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Tri-Rail’s half-billion dollar, single-proposal deal raises questions

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On Friday, the South Florida Regional Transit Authority will consider awarding a deal to run the state’s largest public commuter railroad, Tri-Rail — worth up to $511 million — after tossing all competing bids, including some asking far less money.

The SFRTA’s board of trustees is being asked Friday to award Tri-Rail’s operations and maintenance contract, which could be good for as long as 10 years with extensions, to the only qualified proposer left, Herzog Transit Services Inc., of Texas, after the agency’s staff disqualified all five other proposals.

Some rejected bidders, including Tri-Rail’s current operator, Maryland’s Transdev Services, are fuming and challenging. This month, Transdev went to court to block the award; initially getting a temporary restraining order.

Two other disqualified bidders, Bombardier Mass Transit and First Transit, joined in. But after a hearing last Friday, Circuit Judge Barbara McCarthy of Broward County lifted her order Monday.

The issues the challengers have raised questions on how much latitude the agency’s staff has in deciding whether a proposal meets requirements, how staff members can make judgment calls and assumptions that go beyond stated prices, and how they do so without contacting the bidders for clarification.

In depositions filed in the Transdev court case against the transit authority and obtained by FloridaPolitics.com, the agency’s procurement director Christopher Bross testified that he had the power to accept the bid prices at face value, but chose instead to interpret that some bidders had included conditions on their pricing; so he disqualified them.

Bross did so, he testified, without asking the bidders to clarify.

Transdev argued in court that the bid price was, as the law required, clearly stated and not conditional, and would not have been changed as Bross had testified he assumed to be a prospect. The company argued that too much is at stake for the public agency and the public for the process to wind up with a more expensive contract this way.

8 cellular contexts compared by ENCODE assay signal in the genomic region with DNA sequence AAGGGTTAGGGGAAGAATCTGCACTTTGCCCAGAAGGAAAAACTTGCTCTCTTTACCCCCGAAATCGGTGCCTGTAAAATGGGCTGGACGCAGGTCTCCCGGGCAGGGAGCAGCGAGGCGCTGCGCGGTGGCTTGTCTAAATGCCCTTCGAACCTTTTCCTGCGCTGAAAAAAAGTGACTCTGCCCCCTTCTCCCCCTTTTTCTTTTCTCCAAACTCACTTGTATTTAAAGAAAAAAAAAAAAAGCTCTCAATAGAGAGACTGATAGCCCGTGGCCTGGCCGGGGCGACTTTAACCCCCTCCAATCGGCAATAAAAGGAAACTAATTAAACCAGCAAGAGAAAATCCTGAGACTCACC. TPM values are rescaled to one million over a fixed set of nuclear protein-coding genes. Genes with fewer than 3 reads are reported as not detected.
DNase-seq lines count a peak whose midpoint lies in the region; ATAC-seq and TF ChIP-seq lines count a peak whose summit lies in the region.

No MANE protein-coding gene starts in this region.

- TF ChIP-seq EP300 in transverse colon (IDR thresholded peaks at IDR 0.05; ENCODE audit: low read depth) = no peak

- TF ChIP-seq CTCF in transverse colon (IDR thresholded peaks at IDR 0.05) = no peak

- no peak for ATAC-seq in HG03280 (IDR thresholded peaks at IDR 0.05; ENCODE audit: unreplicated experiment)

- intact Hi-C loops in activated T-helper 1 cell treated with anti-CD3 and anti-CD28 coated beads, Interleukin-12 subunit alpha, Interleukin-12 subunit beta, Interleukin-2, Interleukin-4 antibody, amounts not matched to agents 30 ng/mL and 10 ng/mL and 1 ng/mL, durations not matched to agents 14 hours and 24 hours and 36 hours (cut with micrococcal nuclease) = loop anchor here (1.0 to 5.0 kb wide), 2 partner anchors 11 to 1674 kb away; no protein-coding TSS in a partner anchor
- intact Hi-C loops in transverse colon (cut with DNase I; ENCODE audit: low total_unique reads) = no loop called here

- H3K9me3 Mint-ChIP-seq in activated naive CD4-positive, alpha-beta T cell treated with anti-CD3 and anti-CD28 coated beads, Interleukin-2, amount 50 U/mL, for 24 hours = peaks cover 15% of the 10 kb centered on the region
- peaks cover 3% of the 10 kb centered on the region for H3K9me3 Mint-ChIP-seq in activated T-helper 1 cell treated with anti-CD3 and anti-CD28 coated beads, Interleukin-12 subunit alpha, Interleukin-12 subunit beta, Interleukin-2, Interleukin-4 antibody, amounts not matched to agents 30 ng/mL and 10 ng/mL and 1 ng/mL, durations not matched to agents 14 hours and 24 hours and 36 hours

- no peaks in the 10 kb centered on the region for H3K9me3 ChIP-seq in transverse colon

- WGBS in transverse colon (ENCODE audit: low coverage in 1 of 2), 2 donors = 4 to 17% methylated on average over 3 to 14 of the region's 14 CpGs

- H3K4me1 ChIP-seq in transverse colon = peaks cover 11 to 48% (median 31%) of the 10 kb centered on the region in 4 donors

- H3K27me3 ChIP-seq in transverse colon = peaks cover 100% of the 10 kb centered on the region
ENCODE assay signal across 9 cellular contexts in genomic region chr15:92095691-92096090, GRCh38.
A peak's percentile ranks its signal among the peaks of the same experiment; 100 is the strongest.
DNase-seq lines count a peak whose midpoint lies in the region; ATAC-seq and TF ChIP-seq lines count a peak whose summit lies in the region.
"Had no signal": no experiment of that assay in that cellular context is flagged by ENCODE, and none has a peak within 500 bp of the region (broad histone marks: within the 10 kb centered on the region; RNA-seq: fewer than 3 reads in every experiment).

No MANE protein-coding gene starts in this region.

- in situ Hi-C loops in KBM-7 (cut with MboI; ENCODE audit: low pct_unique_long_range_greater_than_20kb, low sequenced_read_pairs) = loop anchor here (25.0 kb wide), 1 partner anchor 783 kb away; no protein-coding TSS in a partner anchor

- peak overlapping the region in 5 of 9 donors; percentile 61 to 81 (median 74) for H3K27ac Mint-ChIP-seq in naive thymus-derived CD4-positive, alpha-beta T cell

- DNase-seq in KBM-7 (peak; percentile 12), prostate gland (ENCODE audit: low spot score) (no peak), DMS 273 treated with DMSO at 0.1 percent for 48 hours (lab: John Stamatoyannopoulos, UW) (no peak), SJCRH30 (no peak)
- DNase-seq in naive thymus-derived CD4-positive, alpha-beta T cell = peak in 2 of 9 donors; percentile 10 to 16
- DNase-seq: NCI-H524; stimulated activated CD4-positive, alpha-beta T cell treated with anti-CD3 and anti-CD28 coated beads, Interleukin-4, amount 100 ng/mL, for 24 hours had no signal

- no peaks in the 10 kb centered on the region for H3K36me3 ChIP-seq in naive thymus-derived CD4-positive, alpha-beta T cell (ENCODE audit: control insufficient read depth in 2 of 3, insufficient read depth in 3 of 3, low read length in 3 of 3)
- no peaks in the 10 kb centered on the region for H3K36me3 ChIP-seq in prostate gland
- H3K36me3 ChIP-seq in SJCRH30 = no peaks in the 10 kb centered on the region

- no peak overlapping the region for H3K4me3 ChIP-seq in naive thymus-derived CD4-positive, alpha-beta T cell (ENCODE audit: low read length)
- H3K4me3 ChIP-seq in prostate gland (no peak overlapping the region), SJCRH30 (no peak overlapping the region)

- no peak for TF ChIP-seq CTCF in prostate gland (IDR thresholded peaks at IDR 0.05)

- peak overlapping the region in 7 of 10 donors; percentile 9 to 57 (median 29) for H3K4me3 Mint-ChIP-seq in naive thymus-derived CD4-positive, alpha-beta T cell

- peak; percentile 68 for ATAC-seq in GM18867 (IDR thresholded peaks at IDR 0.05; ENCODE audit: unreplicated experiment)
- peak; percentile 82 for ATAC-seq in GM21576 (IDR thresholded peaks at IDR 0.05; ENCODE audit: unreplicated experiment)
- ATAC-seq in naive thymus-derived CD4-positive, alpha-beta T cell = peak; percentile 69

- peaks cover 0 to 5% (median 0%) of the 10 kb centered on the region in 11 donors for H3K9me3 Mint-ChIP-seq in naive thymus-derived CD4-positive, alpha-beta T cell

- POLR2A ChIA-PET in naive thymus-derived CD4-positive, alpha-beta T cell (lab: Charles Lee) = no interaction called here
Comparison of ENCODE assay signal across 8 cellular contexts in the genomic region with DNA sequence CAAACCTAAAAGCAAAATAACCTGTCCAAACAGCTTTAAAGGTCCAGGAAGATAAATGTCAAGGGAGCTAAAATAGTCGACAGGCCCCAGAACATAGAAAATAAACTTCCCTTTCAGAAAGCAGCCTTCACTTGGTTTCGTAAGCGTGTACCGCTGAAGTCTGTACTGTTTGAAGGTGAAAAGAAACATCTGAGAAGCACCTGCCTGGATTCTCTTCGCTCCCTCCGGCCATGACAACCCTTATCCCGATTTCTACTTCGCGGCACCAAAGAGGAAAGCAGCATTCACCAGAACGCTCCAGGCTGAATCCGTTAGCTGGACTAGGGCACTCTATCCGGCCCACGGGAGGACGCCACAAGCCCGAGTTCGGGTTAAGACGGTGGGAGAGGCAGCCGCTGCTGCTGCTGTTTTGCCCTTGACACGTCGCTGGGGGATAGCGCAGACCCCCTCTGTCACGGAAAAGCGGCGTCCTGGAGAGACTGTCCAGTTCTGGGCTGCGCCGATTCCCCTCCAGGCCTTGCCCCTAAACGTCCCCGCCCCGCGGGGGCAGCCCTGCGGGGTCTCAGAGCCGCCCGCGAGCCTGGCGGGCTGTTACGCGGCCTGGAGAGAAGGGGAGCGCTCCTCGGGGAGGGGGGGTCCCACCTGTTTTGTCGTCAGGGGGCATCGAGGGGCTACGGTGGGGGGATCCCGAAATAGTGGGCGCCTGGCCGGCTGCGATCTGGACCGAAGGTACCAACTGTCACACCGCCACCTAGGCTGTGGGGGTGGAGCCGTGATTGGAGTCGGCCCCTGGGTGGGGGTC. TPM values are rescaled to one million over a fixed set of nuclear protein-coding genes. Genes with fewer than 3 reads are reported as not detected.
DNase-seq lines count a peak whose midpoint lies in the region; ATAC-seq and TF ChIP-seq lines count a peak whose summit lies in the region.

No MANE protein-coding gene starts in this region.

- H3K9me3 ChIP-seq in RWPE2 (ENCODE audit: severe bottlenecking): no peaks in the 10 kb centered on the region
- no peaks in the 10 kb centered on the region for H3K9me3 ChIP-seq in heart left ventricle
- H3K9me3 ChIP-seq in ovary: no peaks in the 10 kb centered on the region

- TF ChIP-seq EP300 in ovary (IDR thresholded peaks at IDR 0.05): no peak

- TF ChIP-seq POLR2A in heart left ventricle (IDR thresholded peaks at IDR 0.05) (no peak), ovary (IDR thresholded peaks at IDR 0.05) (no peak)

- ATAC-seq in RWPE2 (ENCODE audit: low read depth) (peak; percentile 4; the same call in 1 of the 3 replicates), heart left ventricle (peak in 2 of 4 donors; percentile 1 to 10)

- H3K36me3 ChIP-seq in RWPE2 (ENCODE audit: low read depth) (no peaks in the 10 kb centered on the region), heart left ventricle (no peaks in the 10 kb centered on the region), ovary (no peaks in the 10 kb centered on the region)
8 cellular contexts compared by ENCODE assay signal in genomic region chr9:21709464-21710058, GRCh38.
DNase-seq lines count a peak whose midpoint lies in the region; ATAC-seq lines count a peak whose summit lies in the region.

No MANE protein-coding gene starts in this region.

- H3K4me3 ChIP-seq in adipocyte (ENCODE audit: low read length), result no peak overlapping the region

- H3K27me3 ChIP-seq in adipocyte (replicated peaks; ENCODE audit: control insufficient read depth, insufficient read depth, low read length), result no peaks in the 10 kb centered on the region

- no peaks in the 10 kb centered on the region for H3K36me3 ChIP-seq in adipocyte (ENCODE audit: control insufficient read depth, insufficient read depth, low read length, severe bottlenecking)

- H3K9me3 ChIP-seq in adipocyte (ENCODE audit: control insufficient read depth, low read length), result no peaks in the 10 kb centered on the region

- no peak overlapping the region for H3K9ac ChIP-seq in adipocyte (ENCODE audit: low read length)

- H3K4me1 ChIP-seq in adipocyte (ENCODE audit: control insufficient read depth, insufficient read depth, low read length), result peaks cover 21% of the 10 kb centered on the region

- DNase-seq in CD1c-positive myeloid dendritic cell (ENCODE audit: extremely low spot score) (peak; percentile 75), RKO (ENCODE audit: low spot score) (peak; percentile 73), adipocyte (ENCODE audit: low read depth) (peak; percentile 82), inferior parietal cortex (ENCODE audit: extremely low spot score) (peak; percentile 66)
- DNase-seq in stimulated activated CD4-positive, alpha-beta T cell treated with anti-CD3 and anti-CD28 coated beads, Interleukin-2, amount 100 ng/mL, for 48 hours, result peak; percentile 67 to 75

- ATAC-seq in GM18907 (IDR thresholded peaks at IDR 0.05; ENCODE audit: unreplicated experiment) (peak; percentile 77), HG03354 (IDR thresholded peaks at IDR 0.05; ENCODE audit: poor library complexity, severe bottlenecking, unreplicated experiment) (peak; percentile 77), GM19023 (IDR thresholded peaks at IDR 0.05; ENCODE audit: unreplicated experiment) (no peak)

“We have never seen a process in which five of six bids were thrown out because of a staff member’s interpretation. We certainly have never seen a bid of this size in which no questions were asked of proposers and no interviews conducted,” Transdev Executive Vice President Richard Alexander said in a statement to FloridaPolitics.com.

“Then to find out the remaining bids were $35 to $100 million lower than the one remaining bid raises questions of whether this decision is in the public’s best interest,” Alexander added.

Transit Authority spokeswoman Bonnie Arnold declined to comment Thursday, saying that, as required by law, the whole procurement process is under a “cone of silence” until the board acts.

The contract would take effect July 1, combining four functions now covered by four separate transit authority contracts: operations, equipment maintenance, station maintenance and dispatching.

Tri-Rail runs 50 commuter trains on weekdays and 30 trains on weekends along 72 miles of track through Palm Beach, Broward and Miami-Dade counties, with 18 stations, while averaging about 14,000 riders a day on weekdays. The line, the largest, busiest and oldest commuter line in Florida, includes state and federal tax dollars among its revenue.